McDougall House

The McDougall House photographed in 1963 by Lyman E. Nylander. [Image: UMD Martin Library]

2201 East 1st Street | Architect: William T. Bray and Carl E. Nystrom | b. 1910 | Extant

Architects Bray & Nystrom dressed up their take on the American Four Square by giving it some Classical Revival flourishes. The two-and-a-half-story house, faced with blond brick and limestone trim, is capped with a hipped roof featuring overhanging eaves braced by faux modillions at the corners. Flared-eave dormers pierce the roof along each façade, with the wall dormer on the front façade breaking through the roofline and flanked by a pair of garland-festooned oval stone medallions. A five-sided porch extends the entire length of the house, welcoming visitors while carrying a balcony above; both are framed by turned balustrades, and the cornice between the porch and the balcony is lined with dentils. The porch was originally supported by four columns with Corinthian capitals, which were replaced with Ionic capitals sometime after 1963. The main entry includes a segmental-arch doorway framed by heavy limestone quoins.

The house was commissioned by widower Alexander McDougall, whose wife, Emmaline, had died in 1908 after they had been married for thirty years. Born on Scotland’s Isle of Islay in 1875, Captain McDougall moved to Canada as a child and in 1861 the sixteen-year-old took his first job as a deckhand on a Great Lakes freighter; by twenty-five he had command of his own ship. For twenty more years he worked the Great Lakes, adopting Duluth as his home. In 1888 he dove headfirst into the shipbuilding industry. He designed and built a steel boat with a flat bottom intended “to carry the greatest cargo on the least water.” He rounded the top deck so water would run off and gave the bow a spoon shape to better cut through water; deck turrets allowed passage inside the ship’s hull. The design earned the vessels the nickname “pig boats,” but McDougall gave them a more noble title: Whalebacks. McDougall’s American Steel Barge Company, first in Duluth and later in Superior, cranked out forty-three vessels by 1898, when the last whaleback built, the Alexander McDougall, was launched. Many of the whaleback’s advances were employed in the modern ore boats that replaced them. After he closed his Superior shipyards, McDougall built a large warehouse along Duluth’s commercial waterfront he named Northern Cold Storage. At the onset of World War I, McDougall, along with Ward Ames Jr. and Julius Barnes, developed the McDougall-Duluth shipyards and its company town, Riverside. McDougall died in 1923. Learn more about Captain McDougall here.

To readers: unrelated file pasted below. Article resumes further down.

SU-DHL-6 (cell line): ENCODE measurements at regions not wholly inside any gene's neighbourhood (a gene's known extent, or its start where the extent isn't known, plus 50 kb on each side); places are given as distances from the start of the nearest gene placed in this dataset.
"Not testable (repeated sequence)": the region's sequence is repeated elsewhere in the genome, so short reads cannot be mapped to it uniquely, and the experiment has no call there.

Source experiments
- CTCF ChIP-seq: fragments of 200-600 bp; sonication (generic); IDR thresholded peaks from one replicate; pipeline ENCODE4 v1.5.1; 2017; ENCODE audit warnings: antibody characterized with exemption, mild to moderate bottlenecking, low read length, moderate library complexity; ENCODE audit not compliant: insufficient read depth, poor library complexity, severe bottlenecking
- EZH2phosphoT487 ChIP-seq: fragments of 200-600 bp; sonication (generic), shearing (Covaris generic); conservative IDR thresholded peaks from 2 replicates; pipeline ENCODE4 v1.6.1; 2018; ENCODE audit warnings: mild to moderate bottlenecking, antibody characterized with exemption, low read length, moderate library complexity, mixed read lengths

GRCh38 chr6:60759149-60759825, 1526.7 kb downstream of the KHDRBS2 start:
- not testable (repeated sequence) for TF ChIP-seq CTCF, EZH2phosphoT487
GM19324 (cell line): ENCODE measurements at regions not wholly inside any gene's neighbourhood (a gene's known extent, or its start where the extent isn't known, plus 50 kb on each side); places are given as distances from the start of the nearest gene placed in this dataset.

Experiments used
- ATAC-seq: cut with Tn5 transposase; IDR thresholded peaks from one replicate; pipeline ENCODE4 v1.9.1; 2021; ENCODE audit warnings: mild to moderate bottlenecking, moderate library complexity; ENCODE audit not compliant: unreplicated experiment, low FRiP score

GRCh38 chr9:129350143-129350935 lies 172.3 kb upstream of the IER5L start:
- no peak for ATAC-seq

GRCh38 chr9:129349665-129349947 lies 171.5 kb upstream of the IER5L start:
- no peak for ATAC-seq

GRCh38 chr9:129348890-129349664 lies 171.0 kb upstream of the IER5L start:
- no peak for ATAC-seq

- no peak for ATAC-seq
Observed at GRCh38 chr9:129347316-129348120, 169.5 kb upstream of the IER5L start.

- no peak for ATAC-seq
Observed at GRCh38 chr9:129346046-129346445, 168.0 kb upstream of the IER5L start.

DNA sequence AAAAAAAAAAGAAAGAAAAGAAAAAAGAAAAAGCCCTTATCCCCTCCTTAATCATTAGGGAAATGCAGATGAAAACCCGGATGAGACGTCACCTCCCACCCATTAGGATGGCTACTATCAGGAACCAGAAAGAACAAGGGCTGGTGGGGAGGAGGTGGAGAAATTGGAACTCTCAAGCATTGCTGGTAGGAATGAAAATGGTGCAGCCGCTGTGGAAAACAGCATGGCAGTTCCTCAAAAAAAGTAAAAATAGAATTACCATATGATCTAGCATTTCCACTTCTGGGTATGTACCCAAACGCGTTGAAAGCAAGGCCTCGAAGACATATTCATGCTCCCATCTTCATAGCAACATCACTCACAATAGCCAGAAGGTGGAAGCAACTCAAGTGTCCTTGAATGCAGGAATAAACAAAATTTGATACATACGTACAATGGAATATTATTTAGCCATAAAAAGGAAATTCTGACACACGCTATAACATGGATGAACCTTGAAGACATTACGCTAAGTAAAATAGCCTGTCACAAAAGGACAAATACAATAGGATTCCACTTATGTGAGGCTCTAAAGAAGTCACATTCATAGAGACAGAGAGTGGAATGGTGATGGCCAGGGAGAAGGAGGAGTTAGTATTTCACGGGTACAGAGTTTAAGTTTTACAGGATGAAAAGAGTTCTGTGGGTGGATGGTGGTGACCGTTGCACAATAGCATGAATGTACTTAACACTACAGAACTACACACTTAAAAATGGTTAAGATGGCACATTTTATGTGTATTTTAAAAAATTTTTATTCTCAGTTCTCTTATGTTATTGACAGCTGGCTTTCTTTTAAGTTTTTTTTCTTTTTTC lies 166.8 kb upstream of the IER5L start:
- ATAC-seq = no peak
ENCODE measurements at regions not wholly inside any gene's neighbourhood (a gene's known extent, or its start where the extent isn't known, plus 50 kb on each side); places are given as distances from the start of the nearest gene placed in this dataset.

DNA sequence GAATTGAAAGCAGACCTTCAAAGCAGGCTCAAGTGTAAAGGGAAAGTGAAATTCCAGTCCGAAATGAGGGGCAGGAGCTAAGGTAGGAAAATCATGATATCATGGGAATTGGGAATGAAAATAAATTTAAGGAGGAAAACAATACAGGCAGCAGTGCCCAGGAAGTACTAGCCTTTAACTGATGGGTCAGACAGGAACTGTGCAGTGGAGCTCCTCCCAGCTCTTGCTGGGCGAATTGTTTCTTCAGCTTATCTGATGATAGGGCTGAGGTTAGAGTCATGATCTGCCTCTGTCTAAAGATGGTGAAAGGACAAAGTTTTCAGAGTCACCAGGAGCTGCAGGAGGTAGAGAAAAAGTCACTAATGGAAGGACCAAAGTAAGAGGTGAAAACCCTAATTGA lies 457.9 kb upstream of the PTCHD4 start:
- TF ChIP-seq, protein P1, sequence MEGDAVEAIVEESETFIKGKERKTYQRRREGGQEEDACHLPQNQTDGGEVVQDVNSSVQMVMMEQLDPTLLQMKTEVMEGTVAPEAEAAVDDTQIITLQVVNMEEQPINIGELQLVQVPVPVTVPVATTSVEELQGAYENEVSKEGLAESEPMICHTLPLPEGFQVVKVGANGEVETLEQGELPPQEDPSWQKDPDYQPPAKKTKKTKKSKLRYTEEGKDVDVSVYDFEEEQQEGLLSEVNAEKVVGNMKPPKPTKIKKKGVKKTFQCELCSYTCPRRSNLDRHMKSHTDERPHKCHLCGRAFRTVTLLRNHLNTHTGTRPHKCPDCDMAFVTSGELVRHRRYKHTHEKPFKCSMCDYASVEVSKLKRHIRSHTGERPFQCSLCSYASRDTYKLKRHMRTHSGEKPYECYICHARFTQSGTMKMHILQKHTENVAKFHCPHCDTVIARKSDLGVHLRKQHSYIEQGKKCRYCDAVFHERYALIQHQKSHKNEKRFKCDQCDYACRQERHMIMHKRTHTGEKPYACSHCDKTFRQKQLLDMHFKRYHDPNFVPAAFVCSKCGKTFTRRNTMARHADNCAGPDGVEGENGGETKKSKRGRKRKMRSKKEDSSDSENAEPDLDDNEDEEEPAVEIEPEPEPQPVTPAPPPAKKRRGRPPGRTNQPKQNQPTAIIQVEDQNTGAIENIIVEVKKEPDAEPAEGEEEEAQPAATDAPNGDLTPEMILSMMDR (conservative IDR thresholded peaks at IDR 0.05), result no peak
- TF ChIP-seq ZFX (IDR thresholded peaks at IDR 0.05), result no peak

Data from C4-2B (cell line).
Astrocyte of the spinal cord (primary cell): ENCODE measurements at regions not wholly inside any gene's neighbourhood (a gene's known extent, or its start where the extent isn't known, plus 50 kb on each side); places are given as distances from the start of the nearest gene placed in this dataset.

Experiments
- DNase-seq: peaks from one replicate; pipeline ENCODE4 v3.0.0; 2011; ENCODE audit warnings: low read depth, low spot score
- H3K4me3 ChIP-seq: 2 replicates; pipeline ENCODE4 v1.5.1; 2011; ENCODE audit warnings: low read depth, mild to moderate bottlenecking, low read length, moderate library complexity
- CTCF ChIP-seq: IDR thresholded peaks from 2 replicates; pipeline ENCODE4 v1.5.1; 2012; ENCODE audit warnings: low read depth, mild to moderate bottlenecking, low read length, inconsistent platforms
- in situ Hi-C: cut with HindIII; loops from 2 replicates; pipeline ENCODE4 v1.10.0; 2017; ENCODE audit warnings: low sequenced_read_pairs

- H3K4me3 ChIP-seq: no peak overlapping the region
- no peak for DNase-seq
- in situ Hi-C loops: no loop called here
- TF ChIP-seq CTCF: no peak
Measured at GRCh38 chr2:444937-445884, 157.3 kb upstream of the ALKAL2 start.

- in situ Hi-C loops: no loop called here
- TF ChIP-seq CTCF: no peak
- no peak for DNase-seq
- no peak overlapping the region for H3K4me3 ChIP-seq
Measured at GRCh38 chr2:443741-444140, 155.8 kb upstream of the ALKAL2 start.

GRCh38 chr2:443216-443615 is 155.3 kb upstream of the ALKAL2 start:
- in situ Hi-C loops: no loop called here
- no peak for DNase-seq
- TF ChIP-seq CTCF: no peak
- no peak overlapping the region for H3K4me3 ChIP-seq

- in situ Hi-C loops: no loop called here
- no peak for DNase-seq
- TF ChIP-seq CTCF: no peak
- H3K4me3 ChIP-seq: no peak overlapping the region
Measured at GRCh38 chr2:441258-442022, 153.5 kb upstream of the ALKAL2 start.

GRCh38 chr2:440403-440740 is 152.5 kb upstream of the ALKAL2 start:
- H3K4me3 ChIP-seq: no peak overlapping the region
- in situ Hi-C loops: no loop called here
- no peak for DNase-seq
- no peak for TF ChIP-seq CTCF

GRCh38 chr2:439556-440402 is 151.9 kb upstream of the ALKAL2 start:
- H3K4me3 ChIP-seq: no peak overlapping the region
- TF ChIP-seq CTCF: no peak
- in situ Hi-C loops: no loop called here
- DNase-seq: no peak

The Alexander McDougall House photographed by Dennis O’Hara in 2009. (Image: Northern Images)

To see modern exterior and interior photographs of this house and learn more about its architecture, visit Twin Ports Past’s post about the house HERE.